If a party does not file the motion for reconsideration within ten business days "after entry of judgment[, it] automatically becomes a Rule 60(b) motion." Talano v. Northwestern Med. Faculty Found., Inc., 273 F.3d 757, 762 (7th Cir. 2001)(quoting Hope v. United States, 43 F.3d 1140, 1143 (7th Cir. 1994)); U.S. v. Deutsch, 981 F.2d 299, 301 (7th Cir. 1992)(holding that "motions to alter or amend a judgment served more than ten days after the entry of judgment are to be evaluated under Rule 60(b)"); Fed R. Civ. P. 6(a). Federal Rule of Civil Procedure 60(b) ("Rule 60(b)") provides:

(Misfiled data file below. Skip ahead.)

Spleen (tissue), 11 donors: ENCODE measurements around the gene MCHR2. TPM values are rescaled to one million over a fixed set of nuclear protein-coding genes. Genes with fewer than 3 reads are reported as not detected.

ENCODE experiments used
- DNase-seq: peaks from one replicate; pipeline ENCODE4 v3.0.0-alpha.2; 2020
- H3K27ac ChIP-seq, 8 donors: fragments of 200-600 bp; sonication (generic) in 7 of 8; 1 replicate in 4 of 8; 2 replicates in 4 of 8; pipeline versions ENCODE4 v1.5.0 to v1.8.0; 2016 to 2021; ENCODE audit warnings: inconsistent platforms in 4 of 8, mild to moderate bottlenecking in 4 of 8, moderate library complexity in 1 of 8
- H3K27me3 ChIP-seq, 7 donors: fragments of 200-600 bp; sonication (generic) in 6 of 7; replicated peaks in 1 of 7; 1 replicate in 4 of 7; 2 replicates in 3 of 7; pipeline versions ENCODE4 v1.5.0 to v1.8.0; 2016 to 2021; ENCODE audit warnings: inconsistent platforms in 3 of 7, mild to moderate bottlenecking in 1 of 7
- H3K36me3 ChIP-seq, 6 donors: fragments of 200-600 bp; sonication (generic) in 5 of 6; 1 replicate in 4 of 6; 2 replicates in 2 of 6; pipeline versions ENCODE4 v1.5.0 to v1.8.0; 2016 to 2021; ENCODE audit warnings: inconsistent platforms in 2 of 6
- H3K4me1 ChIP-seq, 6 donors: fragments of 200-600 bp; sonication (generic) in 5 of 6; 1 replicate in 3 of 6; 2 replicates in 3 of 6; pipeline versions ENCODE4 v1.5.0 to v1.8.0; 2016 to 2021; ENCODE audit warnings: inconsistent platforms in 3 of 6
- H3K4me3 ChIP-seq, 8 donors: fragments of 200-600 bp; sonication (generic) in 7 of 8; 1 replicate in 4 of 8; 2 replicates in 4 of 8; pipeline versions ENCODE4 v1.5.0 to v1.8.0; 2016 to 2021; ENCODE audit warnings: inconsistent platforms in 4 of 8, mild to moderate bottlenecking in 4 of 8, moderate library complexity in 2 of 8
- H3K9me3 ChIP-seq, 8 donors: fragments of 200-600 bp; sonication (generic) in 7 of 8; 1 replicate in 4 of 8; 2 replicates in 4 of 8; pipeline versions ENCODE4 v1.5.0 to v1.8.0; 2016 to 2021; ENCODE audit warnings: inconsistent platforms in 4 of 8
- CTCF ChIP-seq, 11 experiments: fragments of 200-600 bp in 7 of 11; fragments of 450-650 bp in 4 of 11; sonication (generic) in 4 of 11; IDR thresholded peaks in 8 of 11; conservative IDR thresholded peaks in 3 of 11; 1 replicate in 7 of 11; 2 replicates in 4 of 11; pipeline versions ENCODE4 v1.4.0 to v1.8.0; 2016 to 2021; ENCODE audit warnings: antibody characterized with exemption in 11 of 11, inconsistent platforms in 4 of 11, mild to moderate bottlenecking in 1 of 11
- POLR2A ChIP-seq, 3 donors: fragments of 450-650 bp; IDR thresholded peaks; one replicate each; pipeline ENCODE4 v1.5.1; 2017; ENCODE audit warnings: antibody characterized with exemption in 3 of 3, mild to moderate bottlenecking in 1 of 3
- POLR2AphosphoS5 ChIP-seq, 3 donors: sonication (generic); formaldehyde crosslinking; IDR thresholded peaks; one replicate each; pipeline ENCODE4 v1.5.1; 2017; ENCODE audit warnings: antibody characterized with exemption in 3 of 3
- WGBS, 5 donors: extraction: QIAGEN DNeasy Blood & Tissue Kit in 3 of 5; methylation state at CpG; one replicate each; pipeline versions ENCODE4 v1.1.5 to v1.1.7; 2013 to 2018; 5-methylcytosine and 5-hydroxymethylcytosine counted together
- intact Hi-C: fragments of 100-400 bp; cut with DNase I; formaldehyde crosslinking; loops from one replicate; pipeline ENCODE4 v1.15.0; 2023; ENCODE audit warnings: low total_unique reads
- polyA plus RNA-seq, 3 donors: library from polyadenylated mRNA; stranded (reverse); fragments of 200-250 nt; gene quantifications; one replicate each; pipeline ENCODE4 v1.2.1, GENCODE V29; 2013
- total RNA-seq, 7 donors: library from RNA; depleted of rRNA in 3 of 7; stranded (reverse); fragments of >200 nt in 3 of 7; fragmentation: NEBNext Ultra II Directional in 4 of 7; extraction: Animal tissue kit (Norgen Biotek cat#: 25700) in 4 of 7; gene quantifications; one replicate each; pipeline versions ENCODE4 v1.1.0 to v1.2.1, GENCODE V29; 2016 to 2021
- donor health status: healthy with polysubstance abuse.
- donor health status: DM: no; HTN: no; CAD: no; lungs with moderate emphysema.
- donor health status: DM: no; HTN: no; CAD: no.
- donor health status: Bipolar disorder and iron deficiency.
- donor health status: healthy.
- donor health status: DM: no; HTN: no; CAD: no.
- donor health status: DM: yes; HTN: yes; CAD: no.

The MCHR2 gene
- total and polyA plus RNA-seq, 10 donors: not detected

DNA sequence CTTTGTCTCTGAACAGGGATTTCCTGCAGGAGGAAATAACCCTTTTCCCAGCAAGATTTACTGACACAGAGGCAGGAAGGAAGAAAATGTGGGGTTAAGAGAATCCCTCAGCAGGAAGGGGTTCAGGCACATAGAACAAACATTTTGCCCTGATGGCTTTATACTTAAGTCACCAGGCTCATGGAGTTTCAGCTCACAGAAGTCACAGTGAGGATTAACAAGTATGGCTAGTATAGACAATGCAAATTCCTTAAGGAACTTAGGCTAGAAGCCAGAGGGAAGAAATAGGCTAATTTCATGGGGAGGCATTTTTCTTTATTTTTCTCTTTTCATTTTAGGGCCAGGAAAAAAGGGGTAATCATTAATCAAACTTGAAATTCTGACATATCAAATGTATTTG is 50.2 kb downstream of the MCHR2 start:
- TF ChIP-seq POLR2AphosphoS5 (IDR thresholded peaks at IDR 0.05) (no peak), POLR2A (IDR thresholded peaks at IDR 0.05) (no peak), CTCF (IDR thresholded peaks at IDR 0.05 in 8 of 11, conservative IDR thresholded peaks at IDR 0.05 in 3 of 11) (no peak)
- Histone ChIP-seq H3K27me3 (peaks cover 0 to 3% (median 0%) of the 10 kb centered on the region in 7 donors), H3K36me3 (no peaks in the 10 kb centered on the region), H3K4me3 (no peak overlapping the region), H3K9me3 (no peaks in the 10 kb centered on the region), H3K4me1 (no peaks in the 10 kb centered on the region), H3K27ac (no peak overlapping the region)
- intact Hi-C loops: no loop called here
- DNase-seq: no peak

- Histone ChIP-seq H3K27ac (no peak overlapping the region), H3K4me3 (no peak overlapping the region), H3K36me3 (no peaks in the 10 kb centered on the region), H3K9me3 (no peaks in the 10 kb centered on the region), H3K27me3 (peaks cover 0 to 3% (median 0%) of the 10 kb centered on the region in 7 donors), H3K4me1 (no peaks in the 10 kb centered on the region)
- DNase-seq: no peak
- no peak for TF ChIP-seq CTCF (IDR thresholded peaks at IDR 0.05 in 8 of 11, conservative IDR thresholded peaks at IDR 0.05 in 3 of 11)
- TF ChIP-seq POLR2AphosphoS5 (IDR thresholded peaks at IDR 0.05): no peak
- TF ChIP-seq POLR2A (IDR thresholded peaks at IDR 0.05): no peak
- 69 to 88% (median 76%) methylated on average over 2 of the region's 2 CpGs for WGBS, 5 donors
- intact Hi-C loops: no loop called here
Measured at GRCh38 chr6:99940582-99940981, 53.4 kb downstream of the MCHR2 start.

On motion and upon such terms as are just, the court may relieve a party or a party's legal representative from a final judgment, order, or proceeding for the following reasons: (1) mistake, inadvertence, surprise, or excusable neglect; (2) newly discovered evidence which by due diligence could not have been discovered in time to move for a new trial under Rule 59(b); (3) fraud (whether heretofore denominated intrinsic or extrinsic), misrepresentation, or other misconduct of an adverse party; (4) the judgment is void; (5) the judgment has been satisfied, released, or discharged, or a prior judgment upon which it is based has been reversed or otherwise vacated, or it is no longer equitable that the judgment should have prospective application; or (6) any other reason justifying relief from the operation of the judgment. The motion shall be made within a reasonable time, and for reasons (1), (2), and (3) not more than one year after the judgment, order, or proceeding was entered or taken. A motion under this subdivision (b) does not affect the finality of a judgment or suspend its operation. This rule does not limit the power of a court to entertain an independent action to relieve a party from a judgment, order, or proceeding, or to grant relief to a defendant not actually personally notified as provided in Title 28, U.S.C., § 1655, or to set aside a judgment for fraud upon the court. Writs of coram nobis, coram vobis, audita querela, and bills of review and bills in the nature of a bill of review, are abolished, and the procedure for obtaining any relief from a judgment shall be by motion as prescribed in these rules or by an independent action.